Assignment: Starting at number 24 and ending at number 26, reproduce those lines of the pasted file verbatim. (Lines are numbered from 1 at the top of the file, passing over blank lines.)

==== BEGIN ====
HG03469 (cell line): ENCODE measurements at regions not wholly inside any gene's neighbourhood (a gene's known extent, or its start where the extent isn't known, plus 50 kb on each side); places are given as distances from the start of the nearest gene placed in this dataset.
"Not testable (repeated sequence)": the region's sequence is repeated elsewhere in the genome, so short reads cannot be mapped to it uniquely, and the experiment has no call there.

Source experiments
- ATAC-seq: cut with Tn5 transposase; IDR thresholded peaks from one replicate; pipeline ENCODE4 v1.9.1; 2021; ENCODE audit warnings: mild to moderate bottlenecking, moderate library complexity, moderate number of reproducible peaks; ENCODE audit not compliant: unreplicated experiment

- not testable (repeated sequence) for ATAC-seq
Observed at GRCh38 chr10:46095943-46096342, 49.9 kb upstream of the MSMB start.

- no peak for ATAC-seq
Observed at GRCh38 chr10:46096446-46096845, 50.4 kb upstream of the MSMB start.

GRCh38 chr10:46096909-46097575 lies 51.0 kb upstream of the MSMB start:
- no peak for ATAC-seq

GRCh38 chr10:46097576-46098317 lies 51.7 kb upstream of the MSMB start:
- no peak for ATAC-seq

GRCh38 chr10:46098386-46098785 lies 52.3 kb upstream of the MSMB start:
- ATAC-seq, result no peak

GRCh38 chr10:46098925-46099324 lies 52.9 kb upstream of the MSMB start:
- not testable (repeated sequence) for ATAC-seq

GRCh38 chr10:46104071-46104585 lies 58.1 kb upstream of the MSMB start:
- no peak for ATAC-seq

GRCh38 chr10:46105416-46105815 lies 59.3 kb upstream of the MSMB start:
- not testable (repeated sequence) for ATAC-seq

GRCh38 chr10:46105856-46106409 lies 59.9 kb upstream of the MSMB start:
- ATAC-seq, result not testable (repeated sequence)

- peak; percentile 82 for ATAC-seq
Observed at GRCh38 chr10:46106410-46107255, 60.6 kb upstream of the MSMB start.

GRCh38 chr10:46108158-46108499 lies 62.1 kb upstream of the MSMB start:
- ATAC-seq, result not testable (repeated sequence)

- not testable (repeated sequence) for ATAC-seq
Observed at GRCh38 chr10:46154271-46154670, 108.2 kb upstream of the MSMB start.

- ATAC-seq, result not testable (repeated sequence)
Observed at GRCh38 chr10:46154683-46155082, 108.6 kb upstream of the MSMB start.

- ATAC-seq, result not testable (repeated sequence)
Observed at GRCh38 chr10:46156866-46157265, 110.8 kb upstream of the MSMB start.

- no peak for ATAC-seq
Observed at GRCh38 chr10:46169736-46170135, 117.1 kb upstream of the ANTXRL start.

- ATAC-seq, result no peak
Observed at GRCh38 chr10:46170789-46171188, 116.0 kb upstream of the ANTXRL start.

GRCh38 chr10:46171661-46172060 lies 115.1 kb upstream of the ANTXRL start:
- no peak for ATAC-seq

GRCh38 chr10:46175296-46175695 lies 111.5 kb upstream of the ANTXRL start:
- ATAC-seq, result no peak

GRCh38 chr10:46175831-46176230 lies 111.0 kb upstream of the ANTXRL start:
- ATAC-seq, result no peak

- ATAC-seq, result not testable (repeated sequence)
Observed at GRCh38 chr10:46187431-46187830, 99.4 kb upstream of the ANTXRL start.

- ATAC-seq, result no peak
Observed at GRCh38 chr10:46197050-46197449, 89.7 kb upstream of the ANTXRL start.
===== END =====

Observed at GRCh38 chr10:46106410-46107255, 60.6 kb upstream of the MSMB start.

GRCh38 chr10:46108158-46108499 lies 62.1 kb upstream of the MSMB start:
- ATAC-seq, result not testable (repeated sequence)